On building memories and personal legacies vol. I: the context

A few days ago I was in Barcelona attending Triàlegs, in El Born Centre de Cultura i Memòria. Ciutat i Memòria (city and memory, in Catalan) was the ambitious title of the almost three days congress. Here the program, which took me about 15 minutes to find, since it is not linked on the page of the institution which promoted it nor on the one that hosted it. Miracles of the XXI century.

The leitmotiv of all sessions was that the duty to remember exists and must be performed, and among historians, urbanists, philosophers and artists, only a few person were challenging the idea of memory as we generally have inherited it, an intagible entity that must be preserved.

To me it was surreal at moments, because the echo these words created was clashing against the environment. Memory as a univoque, monolithic thing is a very tangible element within El Born, an archeological area cointaining the rests of a urban area of XVIII century Barcelona that got destroyed in the War of Spanish Succession. The area itself generated a debate on how (and if) to preserve it that lasted for years and still is unresolved.. Yet, the conflict that this area caused was suppressed by all the speeches. Nobody addressed where we were although there we were. And the act of building memory, a performative retroactive action, was also only tangentially addressed. I was hoping for much more debate or constrasting experiences but none I got.

While listening to the speech of a representant of the local government in charge of Memory, I realized once again how often politics lacks humilty and tends to oversee details. Memory was described as a civic right towards which local politics is oriented, and it was with pride that it was said that in open public and for the joy of the citizens certain statues or monuments were tore apart or dismanteled. For me it was disturbing to hear it. The apology of Damnatio memoriae, or the elegy of power.

The need for building such discourses scares me. This manichean opposition between Memory and left (and Republic, and even Independence) against Oblivion and right is simple and dissatisfying. And dangerous.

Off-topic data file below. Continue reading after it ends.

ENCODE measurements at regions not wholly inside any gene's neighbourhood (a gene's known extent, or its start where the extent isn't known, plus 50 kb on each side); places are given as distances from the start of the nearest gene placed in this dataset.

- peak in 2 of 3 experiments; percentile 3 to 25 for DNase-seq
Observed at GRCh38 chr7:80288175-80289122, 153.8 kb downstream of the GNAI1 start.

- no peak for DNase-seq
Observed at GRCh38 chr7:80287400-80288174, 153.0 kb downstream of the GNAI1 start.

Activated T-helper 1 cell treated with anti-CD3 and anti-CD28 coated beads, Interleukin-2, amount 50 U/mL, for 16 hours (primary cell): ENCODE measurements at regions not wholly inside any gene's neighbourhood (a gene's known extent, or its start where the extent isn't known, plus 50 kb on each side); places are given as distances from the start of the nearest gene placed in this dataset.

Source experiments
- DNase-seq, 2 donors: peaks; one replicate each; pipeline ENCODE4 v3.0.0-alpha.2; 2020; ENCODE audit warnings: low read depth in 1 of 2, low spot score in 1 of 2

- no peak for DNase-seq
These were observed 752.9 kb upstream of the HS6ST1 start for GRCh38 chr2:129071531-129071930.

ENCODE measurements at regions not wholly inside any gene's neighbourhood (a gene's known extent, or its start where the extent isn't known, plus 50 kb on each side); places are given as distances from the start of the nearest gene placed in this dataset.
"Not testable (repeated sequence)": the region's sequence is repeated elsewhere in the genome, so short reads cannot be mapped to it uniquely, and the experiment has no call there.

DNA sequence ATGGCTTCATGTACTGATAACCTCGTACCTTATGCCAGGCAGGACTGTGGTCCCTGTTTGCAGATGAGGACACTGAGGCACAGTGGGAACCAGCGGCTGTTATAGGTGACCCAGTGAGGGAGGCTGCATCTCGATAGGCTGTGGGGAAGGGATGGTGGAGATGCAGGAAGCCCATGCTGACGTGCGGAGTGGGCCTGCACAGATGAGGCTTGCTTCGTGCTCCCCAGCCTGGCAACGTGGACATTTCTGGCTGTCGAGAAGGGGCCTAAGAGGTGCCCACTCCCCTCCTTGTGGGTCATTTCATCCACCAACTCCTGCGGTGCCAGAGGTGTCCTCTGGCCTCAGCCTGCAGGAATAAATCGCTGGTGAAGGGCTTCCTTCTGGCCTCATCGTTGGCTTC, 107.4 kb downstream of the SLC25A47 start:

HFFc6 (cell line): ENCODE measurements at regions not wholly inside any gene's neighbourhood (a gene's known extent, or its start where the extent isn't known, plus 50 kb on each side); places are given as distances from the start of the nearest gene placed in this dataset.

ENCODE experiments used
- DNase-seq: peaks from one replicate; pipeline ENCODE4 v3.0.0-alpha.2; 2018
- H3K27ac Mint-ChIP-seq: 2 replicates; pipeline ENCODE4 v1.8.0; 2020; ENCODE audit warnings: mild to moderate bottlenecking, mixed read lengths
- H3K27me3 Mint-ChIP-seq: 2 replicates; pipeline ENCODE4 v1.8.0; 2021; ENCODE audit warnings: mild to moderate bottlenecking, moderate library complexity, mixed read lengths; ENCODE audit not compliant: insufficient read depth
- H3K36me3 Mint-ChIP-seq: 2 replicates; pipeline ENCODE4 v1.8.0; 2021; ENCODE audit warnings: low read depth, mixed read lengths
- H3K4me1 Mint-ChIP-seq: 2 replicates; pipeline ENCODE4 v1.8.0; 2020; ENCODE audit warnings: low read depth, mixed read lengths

It made seem obvious that it was possible to own memory and the right to impose it as such. The old link between memory and power was there openly displayed.

Who has the right to remove what? How do we build consensus?

In an interesting interview to a few of the speakers of the congress by a local broadcaster, professor Patrizia Dogliani said something in regard to this: collective (=public, as always in this context) memory is not easily achieved: it requires compromise, it must be democratic and must exclude antidemocratic elements / facts. She also adds something extremely relevant: monuments, due to their nature, one that makes them stand as embodiment of everlasting values, should not be relevant and should /can be removed. The conversation on facts, collective memory should take place in museums, lectures, arenas of debate.

This antithetical description of Monuments as static elements that unable the discussion and Museums as dynamics places in which the discussion takes place, is very relevant, as I believe this not to be at all evident to people / citizens / visitors.

Over those same days, a very animated debate on a special monument was taking place in my hometown. Pesaro was the eastern limit of the Gothic line, the defensive line the Germans built in the last months of World war II. As in many Italian and european cities the dreadful memory of those years was remembered visually with street names, plaques and monuments. While I was in Barcelona, some citizens (the vast majority above 60) were organizing themselves as local / civic movement to prevent the mayor to remove the big monument remembering the local resistance.

This event was extremely useful in adding another layer of complexity to the already very tangled relation between heritage and memory, one that I tend to consider less: that of age. And since that place has not really played an important role in the city life lately, the whole story was for me also very important in showing the strategic importance of grief in this specific frame alignment.

I will go further into this Italian story into my next post.

p.s.: The best interventions in my opinion have been those of Ana María Rabe, who brought Latin America right in to the room and shut us iup in 5 minutes describing the invention of heritage and memory in Medellín, and the dialogue between Xavier Ribas and Carles Guerra, because it was pure poetry, an empathic conversation. Check Ribas’ Invisible structure 1 & 2!

Pic: the roof of El Born, summer 2017, by me

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